Proof That Movie Listicles Have Existed Since the Dawn of Cinema

By  · Published on January 8th, 2014

The Internet loves classifying things into easily consumable categories and hierarchies. It also loves bitching about classifying things into easily consumable categories and hierarchies.

The new year sees this practice in full force, where the best, most memorable, worst, most significant, most distracting, or simply the most events are exhaustively catalogued, either for thoroughly organized and astute analysis of pop culture or click-friendly web ephemera – or, let’s be honest, sometimes both. But the style of pop culture writing perfected by Cracked and overextended by Buzzfeed (with FSR somewhere in the middle) is hardly exclusive to the age of the Internet. In fact, it stands to evidence that pop culture listology has been around as long as pop culture has existed.

The following image was screen-cap’d from Gerald Peary’s 2009 documentary For the Love of Movies: the Story of American Film Criticism, an informative – if a bit clunky – chronology of what the job of the film critic came to be in America during the past century-plus (it’s currently available to stream on Netflix).

The image shows up about six minutes into the film, as Patricia Clarkson narrates about the earliest film coverage in newspapers, which was primarily information-based, rarely extending beyond basic plot descriptions to help consumers navigate through the multitude of titles presented at local nickelodeons and vaudeville theaters. This was, in short, a way of writing about movies before feature films existed, meant to accommodate a nascent medium associated with passing spectacle.

Thus, we have here a list of “6 Great Scenes with Cartoon Titles.” I’m befuddled as to exactly what this means, and particularly confused by the headline blurb’s use of the term “cartoon.” (Are the titles cartoon-ish but the content that follows not? Do these “titles” refer to intertitles or some sort of breaks in the program?) The clipping comes from newspaper coverage of the film The Tender Foot, a one-reeler that ran 850 feet, or 21 minutes.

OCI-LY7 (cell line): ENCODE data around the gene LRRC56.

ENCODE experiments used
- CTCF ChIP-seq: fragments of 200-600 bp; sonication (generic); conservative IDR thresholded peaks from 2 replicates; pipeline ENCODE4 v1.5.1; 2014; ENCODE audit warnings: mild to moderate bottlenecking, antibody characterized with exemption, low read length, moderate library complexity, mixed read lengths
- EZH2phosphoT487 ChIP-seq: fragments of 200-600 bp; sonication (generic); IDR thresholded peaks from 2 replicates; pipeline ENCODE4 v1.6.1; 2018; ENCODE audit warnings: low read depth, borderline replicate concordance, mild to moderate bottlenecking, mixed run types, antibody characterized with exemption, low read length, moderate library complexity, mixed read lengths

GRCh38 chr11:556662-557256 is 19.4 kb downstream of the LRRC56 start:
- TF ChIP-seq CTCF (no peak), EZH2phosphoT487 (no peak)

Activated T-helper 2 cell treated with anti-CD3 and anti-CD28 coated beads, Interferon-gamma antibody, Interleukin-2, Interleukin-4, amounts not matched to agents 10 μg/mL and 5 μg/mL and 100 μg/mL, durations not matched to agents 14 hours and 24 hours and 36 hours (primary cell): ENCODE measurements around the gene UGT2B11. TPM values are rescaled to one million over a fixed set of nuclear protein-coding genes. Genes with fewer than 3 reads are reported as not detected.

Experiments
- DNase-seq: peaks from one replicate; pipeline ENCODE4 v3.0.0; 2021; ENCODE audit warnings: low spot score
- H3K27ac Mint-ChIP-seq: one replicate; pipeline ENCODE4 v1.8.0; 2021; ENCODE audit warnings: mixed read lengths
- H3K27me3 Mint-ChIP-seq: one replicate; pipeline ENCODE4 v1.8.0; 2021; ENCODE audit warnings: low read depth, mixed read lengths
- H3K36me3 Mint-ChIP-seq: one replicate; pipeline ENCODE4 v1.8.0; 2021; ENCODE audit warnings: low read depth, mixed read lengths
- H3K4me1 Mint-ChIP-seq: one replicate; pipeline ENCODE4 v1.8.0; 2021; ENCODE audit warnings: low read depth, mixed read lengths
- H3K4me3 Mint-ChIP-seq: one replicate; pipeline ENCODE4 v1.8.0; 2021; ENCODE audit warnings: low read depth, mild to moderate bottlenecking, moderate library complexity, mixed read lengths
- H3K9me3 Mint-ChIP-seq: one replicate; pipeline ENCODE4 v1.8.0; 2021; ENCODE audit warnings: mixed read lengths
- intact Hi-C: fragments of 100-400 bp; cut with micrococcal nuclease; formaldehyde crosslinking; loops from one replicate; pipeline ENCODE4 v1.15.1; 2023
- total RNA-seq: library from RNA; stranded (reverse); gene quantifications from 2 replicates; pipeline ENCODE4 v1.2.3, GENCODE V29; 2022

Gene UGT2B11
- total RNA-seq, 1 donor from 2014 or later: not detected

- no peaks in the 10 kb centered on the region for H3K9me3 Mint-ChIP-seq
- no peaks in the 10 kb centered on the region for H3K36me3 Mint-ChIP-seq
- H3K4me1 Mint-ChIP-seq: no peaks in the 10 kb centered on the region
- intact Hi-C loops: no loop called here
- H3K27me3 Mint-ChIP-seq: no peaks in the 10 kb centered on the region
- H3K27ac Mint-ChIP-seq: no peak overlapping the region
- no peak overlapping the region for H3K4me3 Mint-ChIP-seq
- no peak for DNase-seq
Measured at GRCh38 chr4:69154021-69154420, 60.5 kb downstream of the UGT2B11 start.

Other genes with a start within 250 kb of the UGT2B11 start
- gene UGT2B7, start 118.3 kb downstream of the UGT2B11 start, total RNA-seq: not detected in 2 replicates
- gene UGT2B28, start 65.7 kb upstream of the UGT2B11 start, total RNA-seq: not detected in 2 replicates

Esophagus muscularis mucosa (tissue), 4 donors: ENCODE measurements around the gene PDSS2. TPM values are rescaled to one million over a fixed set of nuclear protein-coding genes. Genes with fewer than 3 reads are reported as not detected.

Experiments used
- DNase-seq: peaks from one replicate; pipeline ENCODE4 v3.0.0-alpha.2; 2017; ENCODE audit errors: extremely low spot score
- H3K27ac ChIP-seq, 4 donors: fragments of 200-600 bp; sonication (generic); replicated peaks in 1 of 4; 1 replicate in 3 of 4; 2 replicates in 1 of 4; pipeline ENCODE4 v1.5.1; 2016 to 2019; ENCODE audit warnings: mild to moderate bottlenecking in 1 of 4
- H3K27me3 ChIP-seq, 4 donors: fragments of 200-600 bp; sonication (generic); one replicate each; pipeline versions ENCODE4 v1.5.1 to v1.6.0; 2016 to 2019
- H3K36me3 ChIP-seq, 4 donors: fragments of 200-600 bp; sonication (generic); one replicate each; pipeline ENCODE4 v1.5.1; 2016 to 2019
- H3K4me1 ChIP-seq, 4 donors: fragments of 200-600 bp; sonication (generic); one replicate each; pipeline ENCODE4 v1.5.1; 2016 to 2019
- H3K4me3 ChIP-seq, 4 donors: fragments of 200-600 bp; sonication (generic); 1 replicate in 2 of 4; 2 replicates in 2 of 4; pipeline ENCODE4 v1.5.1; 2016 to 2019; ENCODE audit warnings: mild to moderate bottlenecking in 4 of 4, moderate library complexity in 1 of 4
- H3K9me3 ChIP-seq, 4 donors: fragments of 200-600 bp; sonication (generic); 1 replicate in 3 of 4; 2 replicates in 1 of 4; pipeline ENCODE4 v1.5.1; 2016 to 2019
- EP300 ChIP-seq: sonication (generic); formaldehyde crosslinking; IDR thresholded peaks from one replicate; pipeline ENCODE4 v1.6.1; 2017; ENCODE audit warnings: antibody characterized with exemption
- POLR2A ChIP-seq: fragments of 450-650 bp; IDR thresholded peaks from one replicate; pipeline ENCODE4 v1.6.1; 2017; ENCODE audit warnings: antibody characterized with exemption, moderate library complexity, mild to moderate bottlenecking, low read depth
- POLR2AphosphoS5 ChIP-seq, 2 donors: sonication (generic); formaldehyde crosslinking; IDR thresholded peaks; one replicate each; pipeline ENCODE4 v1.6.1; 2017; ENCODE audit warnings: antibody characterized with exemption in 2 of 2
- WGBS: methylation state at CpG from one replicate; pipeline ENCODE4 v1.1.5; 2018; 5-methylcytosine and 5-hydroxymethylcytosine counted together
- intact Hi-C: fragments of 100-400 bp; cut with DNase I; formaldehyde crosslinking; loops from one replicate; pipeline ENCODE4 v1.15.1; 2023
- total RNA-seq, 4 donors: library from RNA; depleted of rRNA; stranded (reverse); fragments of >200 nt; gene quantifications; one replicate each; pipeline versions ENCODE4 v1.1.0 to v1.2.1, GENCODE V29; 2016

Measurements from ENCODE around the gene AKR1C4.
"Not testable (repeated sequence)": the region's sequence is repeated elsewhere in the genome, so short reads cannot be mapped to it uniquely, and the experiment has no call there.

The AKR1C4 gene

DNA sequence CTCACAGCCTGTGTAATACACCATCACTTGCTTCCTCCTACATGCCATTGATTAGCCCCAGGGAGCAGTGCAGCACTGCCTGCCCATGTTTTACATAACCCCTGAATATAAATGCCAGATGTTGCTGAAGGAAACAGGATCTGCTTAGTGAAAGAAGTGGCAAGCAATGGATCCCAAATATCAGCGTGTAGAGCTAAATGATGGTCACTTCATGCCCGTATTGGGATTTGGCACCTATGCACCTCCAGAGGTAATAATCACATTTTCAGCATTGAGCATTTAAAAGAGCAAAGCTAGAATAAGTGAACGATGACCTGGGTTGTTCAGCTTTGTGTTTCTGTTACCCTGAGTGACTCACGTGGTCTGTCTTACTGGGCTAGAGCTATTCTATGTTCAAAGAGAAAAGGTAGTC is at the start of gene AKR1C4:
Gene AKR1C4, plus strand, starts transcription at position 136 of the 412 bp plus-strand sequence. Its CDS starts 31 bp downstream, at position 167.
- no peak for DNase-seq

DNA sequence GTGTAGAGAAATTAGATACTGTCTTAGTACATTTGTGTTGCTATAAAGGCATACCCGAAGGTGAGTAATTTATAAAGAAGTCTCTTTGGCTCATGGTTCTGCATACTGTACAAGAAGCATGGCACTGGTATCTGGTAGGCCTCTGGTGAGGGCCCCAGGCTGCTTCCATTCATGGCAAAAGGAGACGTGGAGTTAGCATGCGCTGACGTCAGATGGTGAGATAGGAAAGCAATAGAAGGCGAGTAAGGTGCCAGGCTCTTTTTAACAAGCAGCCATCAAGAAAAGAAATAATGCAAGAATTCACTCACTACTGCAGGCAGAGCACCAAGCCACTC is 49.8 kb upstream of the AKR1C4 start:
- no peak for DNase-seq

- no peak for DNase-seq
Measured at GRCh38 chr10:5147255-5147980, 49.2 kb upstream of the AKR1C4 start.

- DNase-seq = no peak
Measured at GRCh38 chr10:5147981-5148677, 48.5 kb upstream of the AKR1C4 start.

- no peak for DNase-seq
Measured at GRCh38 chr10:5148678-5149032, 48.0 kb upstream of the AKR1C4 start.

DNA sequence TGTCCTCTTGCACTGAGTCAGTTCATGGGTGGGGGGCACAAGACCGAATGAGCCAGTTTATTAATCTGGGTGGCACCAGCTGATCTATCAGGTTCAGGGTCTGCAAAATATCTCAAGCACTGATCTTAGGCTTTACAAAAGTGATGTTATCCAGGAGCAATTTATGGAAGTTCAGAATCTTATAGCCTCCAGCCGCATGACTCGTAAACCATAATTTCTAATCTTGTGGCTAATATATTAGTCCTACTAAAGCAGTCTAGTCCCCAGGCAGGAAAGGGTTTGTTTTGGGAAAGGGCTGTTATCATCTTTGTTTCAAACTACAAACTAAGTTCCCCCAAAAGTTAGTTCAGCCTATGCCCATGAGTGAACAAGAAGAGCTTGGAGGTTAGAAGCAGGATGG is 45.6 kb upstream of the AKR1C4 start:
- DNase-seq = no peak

Some basic web searches failed to drudge up exactly when this film was released, not to mention when or where the clipping came from (it’s presented in For the Love of Movies as a generic example of early film criticism). My best guess would be some time after 1907, when blurbs for films first began showing up regularly in newspapers, but before 1915, the year of The Birth of a Nation — during this period, early short-form, entertainment based filmmaking was at its height of production. A quick IMDb search reveals that there are versions of The Tenderfoot released in 1907, 1909, and 1910.

What’s much far more interesting than any questions about the film itself is that this list, whatever it meant exactly, implicitly held some accessible appeal to the venn diagram that intersects movie audiences and newspaper readership. The idea that films can be catalogued by moments with shared characteristics that can then be aggregated together into some easily readable hierarchy is presented here as a given. The anonymous scribe of this blurb assumes, as does current listology in pop culture writing, a reader with a limited economy of time and an attention span prone to diversion, which makes sense considering the context of a late industrial era where information was spreading, new technologies were popping up left and right, and movies were only a few fleeting minutes long.

Coverage such as this constituted little more than a public relations move by newspapers on behalf of motion pictures – this clipping may, in fact, simply be a straightforward advertisement. So those skeptical of pop culture listology could argue that the Internet’s adoption of this form of writing wholesale signals a return to writing without substance, or information without criticism.

I choose to be a bit more optimistic, to take this as evidence that listing and categorizing is something intrinsic to pop culture writing: a way of making sense of entertainment that can just as easily yield substantive analysis as it can superficial publicity. Keeping in mind that this ad appeared during a time in which filmmakers, theater owners, and audiences were attempting to figure out what movies were exactly, what better way to introduce people to the idea of actively understanding and appreciating movies than a list?